Any arithmetic expression can be represented as a tree structure where the internal nodes are operators and the leaf nodes are numbers. For example, the expression \(((7.0 \times 2.0) - (8.0 \div 2.0))\) can be represented with the following tree:

In this lab you will complete the implementation of a binary tree that represents mathematical expressions in this way. This implementation will provide functionality for evaluating expressions and formatting them in prefix, postfix or infix notation.

Before you start coding, carefully read each of the following files to make sure you understand their roles.

- Operator.java - Enumerated type representing the set of operators.
- ExpressionNode.java - Abstract superclass for expression nodes.
- OperandNode.java - Class representing operands (leaves) in an expression tree.
- OperatorNode.java - Class representing operators (internal nodes) in an expression tree. UNFINISHED!
- ExpressionDriver.java - Simple test driver for executing expression tree methods.
- PrefixParser.java - Class for converting postfix expressions into expression trees. UNFINISHED!

Our textbook provides the following sample implementation of a pre-order traversal:

```
static <E> void preorder(BinNode<E> rt) {
if (rt == null) return; // Empty subtree - do nothing
visit(rt); // Process root node
preorder(rt.left()); // Process all nodes in left
preorder(rt.right()); // Process all nodes in right
}
```

In this code, the traversal has been implemented as a static method in
some separate class that is passed a reference to a root node. As an
alternative, it is possible to implement a tree as a recursive data
structure without a separate class to handle the traversals. In this
approach the node *is* the tree, and all of the functionality is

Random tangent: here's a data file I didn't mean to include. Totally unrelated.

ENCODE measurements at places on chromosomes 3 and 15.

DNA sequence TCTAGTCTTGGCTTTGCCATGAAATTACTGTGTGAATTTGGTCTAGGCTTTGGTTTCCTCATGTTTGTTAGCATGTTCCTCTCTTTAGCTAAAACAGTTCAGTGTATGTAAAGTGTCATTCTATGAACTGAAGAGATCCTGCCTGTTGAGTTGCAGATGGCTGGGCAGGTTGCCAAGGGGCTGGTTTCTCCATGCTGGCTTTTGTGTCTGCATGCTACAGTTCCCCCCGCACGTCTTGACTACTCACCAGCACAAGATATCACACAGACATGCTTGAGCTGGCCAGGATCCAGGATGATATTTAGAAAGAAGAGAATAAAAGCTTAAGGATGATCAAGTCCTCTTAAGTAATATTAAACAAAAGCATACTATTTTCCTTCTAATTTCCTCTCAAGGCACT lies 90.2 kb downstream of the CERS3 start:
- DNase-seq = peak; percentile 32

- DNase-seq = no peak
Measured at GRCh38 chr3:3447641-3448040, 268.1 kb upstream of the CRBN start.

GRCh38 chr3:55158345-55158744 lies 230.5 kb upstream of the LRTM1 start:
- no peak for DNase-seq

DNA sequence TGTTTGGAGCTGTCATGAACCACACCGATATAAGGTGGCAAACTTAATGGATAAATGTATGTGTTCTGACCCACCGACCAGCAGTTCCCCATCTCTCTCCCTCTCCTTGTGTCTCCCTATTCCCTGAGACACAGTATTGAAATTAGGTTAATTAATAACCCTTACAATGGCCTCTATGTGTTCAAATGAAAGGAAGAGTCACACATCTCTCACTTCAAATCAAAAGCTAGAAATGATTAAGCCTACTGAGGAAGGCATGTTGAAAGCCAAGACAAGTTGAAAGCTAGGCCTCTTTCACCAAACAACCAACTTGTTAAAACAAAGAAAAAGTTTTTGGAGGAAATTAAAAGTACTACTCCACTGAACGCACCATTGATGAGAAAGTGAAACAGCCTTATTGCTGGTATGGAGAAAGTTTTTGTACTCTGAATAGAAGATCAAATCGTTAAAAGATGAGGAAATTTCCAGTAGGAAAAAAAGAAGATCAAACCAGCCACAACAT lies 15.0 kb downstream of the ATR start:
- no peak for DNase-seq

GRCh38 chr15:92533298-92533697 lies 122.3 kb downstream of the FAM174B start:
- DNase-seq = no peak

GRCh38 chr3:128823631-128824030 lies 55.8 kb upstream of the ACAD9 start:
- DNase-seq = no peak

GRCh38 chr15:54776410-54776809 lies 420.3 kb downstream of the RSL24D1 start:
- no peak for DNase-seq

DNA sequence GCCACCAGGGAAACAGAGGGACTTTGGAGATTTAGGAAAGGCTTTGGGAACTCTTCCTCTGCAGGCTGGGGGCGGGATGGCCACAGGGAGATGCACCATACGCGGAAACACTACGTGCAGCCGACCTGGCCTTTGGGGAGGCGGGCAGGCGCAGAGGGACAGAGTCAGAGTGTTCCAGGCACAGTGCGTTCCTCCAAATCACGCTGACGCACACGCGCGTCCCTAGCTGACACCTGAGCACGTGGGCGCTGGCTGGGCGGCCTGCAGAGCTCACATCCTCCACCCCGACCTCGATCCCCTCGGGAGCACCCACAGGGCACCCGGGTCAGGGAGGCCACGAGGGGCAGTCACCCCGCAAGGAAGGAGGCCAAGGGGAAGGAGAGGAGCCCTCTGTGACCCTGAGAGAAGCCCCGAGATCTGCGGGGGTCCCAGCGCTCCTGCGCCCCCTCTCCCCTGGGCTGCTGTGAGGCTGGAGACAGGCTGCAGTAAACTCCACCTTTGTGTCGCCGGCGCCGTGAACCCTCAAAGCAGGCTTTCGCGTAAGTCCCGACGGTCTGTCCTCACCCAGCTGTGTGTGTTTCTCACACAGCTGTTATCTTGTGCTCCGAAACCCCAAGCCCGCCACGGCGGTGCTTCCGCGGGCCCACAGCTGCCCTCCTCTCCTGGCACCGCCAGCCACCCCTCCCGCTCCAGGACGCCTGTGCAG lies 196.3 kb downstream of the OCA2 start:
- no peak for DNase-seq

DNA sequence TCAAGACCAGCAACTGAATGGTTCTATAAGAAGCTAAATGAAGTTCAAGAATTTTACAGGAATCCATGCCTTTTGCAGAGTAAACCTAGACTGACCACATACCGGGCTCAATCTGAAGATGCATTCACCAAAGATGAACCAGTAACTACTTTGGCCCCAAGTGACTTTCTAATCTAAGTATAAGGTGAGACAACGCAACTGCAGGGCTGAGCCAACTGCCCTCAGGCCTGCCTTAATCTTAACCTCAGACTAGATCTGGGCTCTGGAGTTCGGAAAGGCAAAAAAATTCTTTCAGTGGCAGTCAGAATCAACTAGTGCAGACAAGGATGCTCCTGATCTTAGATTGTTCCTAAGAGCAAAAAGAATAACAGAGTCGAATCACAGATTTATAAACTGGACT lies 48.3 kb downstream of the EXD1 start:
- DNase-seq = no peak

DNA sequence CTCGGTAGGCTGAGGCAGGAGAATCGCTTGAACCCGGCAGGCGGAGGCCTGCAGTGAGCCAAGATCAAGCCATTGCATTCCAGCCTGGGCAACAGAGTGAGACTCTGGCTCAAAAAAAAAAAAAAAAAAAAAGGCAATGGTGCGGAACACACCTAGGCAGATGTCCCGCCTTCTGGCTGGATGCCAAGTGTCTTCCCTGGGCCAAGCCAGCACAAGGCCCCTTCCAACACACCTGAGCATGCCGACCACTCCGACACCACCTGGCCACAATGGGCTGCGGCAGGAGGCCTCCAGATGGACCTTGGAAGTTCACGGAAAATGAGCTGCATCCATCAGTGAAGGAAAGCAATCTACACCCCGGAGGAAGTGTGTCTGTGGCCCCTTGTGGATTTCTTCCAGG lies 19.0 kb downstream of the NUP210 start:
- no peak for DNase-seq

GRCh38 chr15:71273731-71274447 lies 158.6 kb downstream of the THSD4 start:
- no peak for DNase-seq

implemented through methods of the node class. Our `ExpressionNode`

class will be organized in this way. Under this approach, a preorder
traversal might look like the following:

```
private void preorder() {
visit(); // Process root node
if (!isLeaf()) {
left().preorder(); // Process all nodes in left
right().preorder(); // Process all nodes in right
}
}
```

It may seem odd to see a recursive method with no (apparent)
arguments. In this case the argument is implicit. Since the recursive
calls are executed on different `BinNode`

objects, it is the object
`this`

that changes from one call to the next.

Note that the method above will only work for full binary trees: it
assumes that every node is either a leaf, or contains two valid
children. Our expression trees will necessarily be full because every
operation must have exactly two operands. The methods for our
`ExpressionNode`

classes will be even simpler than the traversal
above. Since leaves are stored in a a different node type, there is
no need for an explicit `isLeaf`

check .

Submit `OperatorNode.java`

through Autolab . You are not required to
compete `PrefixParser`

, but you should do so if you have time.